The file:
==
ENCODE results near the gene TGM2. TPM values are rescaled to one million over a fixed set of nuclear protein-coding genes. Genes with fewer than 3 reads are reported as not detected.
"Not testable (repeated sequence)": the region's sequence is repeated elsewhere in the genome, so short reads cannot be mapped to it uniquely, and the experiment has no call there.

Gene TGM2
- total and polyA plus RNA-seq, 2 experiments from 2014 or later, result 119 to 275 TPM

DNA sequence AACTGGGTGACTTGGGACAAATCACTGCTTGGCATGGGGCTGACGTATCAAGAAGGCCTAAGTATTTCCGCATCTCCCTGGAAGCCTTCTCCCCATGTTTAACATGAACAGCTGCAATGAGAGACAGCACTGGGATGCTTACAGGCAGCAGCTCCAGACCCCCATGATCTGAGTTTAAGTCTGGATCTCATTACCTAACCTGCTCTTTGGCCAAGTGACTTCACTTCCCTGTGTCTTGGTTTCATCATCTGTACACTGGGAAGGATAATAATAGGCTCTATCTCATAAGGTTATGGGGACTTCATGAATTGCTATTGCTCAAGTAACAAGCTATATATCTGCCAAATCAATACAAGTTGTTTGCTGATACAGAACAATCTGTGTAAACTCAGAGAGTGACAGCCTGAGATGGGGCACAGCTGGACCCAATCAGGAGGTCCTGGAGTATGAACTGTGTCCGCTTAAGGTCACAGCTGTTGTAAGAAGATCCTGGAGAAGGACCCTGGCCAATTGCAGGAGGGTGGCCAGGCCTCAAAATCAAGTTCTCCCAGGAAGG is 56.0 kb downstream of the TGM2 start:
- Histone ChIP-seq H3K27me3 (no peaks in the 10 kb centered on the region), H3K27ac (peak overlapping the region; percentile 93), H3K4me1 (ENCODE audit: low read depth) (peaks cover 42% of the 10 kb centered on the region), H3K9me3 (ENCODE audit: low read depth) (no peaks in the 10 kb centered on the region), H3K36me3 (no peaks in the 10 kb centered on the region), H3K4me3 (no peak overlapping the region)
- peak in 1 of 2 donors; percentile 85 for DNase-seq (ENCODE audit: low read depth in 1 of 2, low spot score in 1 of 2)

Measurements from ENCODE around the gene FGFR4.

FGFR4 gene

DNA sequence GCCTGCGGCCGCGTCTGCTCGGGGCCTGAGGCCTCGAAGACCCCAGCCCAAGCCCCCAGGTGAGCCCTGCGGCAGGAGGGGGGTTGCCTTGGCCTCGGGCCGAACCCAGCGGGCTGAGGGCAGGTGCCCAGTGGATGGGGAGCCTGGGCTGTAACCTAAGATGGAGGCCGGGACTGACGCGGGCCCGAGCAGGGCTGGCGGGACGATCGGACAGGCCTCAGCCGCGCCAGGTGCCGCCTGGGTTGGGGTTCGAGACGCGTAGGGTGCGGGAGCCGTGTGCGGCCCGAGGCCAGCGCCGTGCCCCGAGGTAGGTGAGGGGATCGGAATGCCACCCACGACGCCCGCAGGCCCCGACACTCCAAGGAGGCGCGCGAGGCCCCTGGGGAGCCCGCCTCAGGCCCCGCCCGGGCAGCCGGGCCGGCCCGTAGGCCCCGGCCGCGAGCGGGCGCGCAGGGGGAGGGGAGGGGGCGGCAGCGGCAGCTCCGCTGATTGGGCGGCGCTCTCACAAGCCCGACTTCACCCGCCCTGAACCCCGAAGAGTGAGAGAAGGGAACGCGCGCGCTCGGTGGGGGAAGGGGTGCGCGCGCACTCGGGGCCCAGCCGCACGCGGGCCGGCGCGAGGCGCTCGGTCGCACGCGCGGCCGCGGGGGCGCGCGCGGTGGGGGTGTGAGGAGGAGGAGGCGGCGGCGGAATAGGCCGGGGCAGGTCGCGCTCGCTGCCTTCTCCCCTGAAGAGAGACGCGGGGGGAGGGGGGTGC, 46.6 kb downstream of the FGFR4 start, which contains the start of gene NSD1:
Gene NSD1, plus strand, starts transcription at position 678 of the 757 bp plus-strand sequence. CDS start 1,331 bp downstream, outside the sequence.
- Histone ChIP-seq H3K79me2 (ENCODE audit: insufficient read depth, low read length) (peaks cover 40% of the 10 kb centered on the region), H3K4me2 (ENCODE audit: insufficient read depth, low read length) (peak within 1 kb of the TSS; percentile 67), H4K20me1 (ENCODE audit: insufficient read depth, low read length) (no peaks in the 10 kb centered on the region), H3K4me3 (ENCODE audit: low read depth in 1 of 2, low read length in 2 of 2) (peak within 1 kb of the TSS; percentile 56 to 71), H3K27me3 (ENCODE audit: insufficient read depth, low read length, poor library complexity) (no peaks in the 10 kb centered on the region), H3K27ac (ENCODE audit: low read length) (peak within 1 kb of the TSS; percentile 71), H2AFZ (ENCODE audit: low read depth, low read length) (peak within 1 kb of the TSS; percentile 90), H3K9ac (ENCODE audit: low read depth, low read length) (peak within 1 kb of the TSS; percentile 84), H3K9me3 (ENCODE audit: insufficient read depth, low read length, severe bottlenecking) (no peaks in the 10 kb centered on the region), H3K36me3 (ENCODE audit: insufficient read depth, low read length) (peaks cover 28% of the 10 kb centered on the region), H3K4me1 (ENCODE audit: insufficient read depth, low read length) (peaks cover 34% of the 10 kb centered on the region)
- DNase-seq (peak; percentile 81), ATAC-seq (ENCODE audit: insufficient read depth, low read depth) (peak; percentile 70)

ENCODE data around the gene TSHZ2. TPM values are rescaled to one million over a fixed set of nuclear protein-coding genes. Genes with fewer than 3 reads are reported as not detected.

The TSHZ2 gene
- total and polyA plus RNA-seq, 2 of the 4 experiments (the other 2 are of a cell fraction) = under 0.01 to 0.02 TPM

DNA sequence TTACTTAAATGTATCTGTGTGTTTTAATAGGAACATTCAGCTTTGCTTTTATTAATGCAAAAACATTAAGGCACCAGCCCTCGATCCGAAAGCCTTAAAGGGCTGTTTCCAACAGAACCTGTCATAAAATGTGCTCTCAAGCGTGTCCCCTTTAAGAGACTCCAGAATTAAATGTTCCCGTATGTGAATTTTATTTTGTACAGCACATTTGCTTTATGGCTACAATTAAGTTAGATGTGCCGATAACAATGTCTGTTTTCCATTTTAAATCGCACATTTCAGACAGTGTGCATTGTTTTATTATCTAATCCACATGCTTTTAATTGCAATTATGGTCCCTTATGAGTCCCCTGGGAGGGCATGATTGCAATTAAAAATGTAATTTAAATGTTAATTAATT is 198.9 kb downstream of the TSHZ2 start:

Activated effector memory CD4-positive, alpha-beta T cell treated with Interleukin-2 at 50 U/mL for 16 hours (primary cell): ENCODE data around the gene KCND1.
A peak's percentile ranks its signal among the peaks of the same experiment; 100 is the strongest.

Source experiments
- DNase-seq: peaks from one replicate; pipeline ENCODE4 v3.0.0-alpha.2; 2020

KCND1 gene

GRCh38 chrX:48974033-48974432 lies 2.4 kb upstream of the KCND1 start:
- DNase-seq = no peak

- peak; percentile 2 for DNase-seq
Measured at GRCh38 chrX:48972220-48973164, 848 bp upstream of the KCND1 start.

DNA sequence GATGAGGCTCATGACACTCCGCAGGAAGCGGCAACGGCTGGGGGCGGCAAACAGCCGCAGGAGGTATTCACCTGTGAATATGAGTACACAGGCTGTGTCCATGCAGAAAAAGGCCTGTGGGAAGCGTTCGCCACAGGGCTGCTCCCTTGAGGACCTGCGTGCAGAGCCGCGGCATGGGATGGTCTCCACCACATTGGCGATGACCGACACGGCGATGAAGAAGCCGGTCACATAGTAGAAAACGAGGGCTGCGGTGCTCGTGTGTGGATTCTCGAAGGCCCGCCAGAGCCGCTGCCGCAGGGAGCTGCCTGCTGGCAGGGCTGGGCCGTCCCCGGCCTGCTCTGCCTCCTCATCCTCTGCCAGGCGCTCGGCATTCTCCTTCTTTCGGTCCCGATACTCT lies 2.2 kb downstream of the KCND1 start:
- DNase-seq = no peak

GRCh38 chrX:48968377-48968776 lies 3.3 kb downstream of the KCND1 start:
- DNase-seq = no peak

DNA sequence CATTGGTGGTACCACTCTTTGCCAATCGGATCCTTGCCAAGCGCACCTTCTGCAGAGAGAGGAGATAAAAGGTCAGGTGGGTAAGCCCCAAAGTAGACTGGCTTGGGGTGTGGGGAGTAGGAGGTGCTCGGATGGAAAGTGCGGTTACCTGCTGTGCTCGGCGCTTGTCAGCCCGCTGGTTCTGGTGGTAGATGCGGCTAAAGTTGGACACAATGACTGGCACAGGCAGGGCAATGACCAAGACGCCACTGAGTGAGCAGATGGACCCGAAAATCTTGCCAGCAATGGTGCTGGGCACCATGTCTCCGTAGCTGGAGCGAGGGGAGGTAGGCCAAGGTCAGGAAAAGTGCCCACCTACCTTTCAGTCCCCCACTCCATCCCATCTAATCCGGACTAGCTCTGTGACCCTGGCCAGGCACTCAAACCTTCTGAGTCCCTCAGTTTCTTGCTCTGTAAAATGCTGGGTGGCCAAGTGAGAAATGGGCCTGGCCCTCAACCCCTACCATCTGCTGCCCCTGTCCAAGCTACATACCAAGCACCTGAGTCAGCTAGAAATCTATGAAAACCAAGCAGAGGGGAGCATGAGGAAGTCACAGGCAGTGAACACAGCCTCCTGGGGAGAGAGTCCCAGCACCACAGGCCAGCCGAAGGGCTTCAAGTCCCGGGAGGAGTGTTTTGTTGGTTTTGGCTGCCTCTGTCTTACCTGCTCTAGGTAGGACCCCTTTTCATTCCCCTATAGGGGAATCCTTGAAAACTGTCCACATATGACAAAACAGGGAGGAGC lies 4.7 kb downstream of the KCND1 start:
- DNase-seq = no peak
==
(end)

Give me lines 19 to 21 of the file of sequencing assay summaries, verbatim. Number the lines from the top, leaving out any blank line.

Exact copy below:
A peak's percentile ranks its signal among the peaks of the same experiment; 100 is the strongest.

Source experiments
- DNase-seq: peaks from one replicate; pipeline ENCODE4 v3.0.0-alpha.2; 2020